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Finding stocks trading below book value per share can sometimes turn up companies that are undervalued and worth further analysis. In accounting jargon, book value is a company’s total assets minus liabilities and is sometimes referred to as shareholders’ equity.
The catch is that these companies typically don’t have a great record of generating high returns, which is one reason they are trading below the value of their net assets. This is currently the case for Calvin Klein owner PVH (PVH 1.11%), AT&T (T -0.14%), and Paramount Global (PARA 4.66%), which are all trading below their book value at the time of writing. 
^SPX Chart
^SPX data by YCharts
All three stocks have significantly underperformed the S&P 500 index over the last five years, which is one reason why the market isn’t too excited about them. But a few notable investing experts believe these three stocks are primed for a rebound. Let’s dig a little deeper and find out why they might be undervalued.
PVH is one of the largest apparel companies, with $9 billion in revenue. In 2021, Tommy Hilfiger comprised 51% of the business, while Calvin Klein made up 40%. Other brands under its corporate umbrella are Warner’s, Olga, and True & Co., which contributed the balance of revenue.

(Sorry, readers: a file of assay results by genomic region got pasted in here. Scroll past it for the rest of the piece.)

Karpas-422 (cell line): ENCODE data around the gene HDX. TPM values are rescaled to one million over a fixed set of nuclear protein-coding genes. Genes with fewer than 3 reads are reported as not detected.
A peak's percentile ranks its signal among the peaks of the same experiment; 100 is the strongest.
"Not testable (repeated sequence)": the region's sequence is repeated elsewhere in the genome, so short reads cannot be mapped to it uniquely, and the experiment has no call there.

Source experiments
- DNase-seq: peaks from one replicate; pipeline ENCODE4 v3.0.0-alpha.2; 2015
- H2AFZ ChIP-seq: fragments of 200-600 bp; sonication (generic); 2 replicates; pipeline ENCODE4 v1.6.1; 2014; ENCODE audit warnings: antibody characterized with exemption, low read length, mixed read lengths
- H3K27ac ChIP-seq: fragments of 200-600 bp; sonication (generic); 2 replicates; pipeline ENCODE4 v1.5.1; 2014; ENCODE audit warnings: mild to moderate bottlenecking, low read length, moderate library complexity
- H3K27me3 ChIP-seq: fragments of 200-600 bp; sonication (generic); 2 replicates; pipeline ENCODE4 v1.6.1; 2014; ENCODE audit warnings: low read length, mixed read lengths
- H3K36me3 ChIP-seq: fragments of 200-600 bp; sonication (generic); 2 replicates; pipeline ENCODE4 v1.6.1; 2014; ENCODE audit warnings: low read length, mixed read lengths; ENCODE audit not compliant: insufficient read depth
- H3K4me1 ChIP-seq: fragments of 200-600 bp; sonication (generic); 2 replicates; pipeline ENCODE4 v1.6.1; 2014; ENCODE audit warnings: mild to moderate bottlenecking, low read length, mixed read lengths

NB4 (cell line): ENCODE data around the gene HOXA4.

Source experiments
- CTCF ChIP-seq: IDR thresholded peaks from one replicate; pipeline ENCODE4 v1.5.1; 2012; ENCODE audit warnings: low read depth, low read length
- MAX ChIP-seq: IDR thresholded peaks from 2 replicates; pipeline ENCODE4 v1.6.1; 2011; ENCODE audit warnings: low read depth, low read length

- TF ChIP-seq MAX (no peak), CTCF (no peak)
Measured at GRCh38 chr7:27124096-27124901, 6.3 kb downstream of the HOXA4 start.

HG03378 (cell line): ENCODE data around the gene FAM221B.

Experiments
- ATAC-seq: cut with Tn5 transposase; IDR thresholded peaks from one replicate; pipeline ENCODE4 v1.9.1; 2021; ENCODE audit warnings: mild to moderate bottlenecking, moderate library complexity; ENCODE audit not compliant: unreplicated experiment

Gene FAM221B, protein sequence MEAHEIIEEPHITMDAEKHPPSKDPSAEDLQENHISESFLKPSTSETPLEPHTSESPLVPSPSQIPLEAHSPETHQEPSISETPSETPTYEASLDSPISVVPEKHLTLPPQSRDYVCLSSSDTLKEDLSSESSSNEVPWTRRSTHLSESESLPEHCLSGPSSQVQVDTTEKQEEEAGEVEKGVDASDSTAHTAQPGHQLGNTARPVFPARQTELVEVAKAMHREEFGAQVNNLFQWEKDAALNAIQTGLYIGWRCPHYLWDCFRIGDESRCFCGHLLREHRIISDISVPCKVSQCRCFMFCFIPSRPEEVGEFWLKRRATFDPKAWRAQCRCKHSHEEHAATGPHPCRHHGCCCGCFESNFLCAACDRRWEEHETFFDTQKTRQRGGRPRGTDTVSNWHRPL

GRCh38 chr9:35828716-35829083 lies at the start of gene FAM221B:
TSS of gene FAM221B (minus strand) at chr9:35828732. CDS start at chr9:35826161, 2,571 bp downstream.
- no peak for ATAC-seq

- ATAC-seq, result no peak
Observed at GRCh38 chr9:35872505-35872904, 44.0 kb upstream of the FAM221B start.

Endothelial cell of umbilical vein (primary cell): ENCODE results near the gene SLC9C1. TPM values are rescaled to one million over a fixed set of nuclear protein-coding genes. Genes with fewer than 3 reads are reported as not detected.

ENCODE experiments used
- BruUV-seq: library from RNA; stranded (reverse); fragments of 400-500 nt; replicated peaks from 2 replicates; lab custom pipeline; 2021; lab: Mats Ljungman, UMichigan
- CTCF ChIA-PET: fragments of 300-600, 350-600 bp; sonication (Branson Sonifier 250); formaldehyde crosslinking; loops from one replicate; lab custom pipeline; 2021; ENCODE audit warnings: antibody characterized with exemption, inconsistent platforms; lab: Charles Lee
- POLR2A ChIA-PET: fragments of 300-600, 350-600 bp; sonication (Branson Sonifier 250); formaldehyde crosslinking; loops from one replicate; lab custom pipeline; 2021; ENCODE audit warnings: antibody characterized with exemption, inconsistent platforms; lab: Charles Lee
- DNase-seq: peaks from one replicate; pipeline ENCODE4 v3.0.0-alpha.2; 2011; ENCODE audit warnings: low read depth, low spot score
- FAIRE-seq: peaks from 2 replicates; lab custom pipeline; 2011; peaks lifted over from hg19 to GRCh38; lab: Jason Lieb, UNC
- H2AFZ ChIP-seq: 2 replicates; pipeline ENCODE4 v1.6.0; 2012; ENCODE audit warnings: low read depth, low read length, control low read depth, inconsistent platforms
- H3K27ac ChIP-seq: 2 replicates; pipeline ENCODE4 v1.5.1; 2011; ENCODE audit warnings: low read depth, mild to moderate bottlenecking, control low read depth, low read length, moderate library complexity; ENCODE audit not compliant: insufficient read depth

Image source: Getty Images.
The company experienced a nice recovery last year from the pandemic, with revenue jumping 28% year over year. Calvin Klein was the strongest performer, with revenue up 39%. But what stands out is the improvement in profitability.
PVH reported adjusted earnings per share of $10.15, up from $9.54 in 2019. This translated to a new high of 12% in return on invested capital. Before the pandemic, the company consistently generated a return on capital below 10%.
PVH Price to Book Value Chart
PVH Price to Book Value data by YCharts
In the first quarter, a handful of fund managers, including Harry Burn at Sound Shore, Viking Global Investors, and Lee Ainslie at Maverick Capital, bought shares. 
In April, management laid out its PVH+ strategy to improve the company’s growth and profitability over the next three years. PVH is targeting $12.5 billion in revenue by 2025, with operating margin expanding to 15% and free cash flow reaching $1 billion or more. To reach these goals, management plans to focus on penetrating large markets that demonstrate the most consumer demand for its brands. The company also plans to create a digital-first operating model while improving operating efficiencies to be more competitive. 
Clearly, if management executes, and it seems the previously noted value investors believe they will, the stock could be a bargain at 0.78 times book value. On a price-to-earnings (P/E) basis, the stock trades at a multiple of 6.8 times 2022 earnings guidance. That is really cheap, considering the average P/E ratio for most companies historically ranges from an earnings multiple of 15 to 20.
Inflationary pressures are expected to impact PVH’s business this year, but that’s why long-term investors can buy the stock at a very cheap price. PVH is an interesting apparel stock to consider, especially given its top apparel brands like Calvin Klein that have been around a long time.
Another potentially undervalued stock is AT&T. David Rolfe of Wedgewood Partners and Lee Ainslie were buying the stock in the first quarter. The stock trades at a low price-to-earnings ratio of 8.2 based on 2022 estimates and a price-to-book ratio of 0.89.